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dog = brown spots in lawn

3027 Views 18 Replies 14 Participants Last post by  timturf
i have several accounts that have female dogs and wherever they pee i get brown patches. i re-seed and the dog kills the new seed. moving the dog is not an option, the homeowner is a blockhead.
is there anything i can do to try to prevent this.
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There are a lot of theories as to why dog urine kills grass. I like the theory that it over fertilizes with urea. It is usually a problem with female dogs because they "void" all in one spot. Males spread theirs around on every vertical surface they can find.

I also do not agree that altering the diet is a helpful idea. If you want to feed your dog more tomatoes, fine. Dogs are omnivorous and will eat everything, but don't count on it fixing the problem. If you could get them to drink more so as to dilute the urine, then you might have something going. But they are not your dogs are they?

If you agree that the dog urine is over fertilizing the area, you can do a couple things. As outside professionals you don't have any control over forming the spot, but you can tell the homeowner to flush the area with water if they see it happening. Some homeowners have even trained their dogs to go out in the ground cover where it very seldom has any effect. My dog went in the ground cover all the time because we put his puppy training papers out there when he was a pup. He just got used to it.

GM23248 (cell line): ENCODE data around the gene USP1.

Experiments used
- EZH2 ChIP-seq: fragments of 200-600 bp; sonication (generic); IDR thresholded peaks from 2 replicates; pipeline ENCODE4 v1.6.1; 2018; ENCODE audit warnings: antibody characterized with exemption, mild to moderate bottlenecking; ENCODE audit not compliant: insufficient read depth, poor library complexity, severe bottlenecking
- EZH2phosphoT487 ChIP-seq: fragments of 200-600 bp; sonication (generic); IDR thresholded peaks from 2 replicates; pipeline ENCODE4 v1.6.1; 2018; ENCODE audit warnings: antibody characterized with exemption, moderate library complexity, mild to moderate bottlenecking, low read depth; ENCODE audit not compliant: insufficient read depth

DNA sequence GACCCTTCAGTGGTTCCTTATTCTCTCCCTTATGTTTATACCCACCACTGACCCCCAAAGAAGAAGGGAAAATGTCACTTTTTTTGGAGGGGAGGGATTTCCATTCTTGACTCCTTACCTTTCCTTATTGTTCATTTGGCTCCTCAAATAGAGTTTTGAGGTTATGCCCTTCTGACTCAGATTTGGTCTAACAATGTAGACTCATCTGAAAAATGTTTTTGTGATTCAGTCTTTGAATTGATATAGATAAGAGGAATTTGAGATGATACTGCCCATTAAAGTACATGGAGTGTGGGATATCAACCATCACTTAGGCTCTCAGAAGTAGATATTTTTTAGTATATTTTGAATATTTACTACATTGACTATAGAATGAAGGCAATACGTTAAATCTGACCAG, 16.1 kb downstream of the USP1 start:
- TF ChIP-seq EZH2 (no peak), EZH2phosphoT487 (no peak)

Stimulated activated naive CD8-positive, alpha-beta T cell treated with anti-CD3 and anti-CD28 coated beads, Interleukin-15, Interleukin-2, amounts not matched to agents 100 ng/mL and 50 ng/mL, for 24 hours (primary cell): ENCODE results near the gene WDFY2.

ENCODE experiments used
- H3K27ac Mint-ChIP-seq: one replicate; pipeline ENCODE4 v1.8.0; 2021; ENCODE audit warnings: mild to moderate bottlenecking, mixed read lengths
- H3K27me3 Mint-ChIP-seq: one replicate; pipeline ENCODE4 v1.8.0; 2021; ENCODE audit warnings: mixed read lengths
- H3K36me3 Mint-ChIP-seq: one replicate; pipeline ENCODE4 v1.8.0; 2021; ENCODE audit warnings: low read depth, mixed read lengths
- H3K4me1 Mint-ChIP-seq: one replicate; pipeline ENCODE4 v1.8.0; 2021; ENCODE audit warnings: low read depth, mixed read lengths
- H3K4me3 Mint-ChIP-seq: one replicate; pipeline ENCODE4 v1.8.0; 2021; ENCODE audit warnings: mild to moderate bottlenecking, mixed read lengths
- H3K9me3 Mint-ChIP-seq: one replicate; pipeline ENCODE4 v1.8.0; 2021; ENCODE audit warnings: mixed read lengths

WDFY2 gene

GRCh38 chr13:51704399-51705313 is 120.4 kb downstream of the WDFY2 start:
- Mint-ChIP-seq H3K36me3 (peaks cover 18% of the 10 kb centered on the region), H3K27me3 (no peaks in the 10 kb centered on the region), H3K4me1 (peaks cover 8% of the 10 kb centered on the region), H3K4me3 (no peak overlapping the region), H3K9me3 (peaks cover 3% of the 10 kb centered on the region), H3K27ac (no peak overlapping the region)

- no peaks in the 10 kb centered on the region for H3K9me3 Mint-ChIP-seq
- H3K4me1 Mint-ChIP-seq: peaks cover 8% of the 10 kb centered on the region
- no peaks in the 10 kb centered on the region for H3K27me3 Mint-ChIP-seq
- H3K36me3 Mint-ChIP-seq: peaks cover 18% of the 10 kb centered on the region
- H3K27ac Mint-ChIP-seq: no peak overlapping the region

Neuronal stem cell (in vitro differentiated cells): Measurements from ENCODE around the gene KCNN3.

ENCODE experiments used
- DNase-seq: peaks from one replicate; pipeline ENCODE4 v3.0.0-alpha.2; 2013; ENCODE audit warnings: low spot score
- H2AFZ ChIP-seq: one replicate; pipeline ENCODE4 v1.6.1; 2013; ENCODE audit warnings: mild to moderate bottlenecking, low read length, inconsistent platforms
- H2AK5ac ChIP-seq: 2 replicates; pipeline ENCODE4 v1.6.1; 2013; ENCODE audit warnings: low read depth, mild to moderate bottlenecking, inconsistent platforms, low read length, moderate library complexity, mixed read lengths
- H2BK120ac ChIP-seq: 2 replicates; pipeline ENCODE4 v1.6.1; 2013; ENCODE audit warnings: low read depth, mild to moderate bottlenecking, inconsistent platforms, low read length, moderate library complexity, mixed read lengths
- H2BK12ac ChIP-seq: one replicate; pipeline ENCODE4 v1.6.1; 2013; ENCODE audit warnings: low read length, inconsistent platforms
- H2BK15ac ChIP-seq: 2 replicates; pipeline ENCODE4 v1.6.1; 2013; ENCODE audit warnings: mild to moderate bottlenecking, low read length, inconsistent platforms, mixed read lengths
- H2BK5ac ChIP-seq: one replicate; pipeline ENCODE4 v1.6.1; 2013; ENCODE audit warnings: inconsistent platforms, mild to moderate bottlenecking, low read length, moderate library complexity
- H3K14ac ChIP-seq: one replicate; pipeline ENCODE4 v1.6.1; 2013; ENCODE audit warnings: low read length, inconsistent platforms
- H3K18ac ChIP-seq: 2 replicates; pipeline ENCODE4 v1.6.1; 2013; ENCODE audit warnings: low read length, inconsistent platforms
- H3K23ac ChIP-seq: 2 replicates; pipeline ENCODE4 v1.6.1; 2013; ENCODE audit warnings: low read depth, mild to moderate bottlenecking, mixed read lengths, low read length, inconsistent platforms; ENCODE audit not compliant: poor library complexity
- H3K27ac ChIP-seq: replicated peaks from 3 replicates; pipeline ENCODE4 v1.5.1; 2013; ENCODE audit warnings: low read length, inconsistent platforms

The second thing you can do, and this is more up your alley as professionals, is to scatter Granulated Urea Balancer (table sugar) on the area. You might wear gloves just to make it more mysterious. For a typical area, about 18 inches by 12 inches, I use a heaping handful and water it in lightly. The idea is to balance the excess nitrogen with excess carbon in the sugar. The soil microbes don't really care about the amounts of nutrients as much as they care about the balance. Excess urea moves the balance away toward too much nitrogen. The sugar restores the balance. Then the microbes are free to reproduce again and develop enough microbes to digest the "excess" nitrogen the next time.

As an alternative for clients who want to see you spray something, you could mix molasses in water and spray that. I would still add sugar to the mix to get more carbon for the buck. Molasses is more expensive than table sugar. But the brown liquid is very "professional" looking, don't you think?

I actually had grass start to grow in January because of sugar applications in December. Unfortunately those small green spots were as much of a headache as the dead spots they replaced. When they reached 8 inches tall, I broke down and mowed (in Jan!!!).
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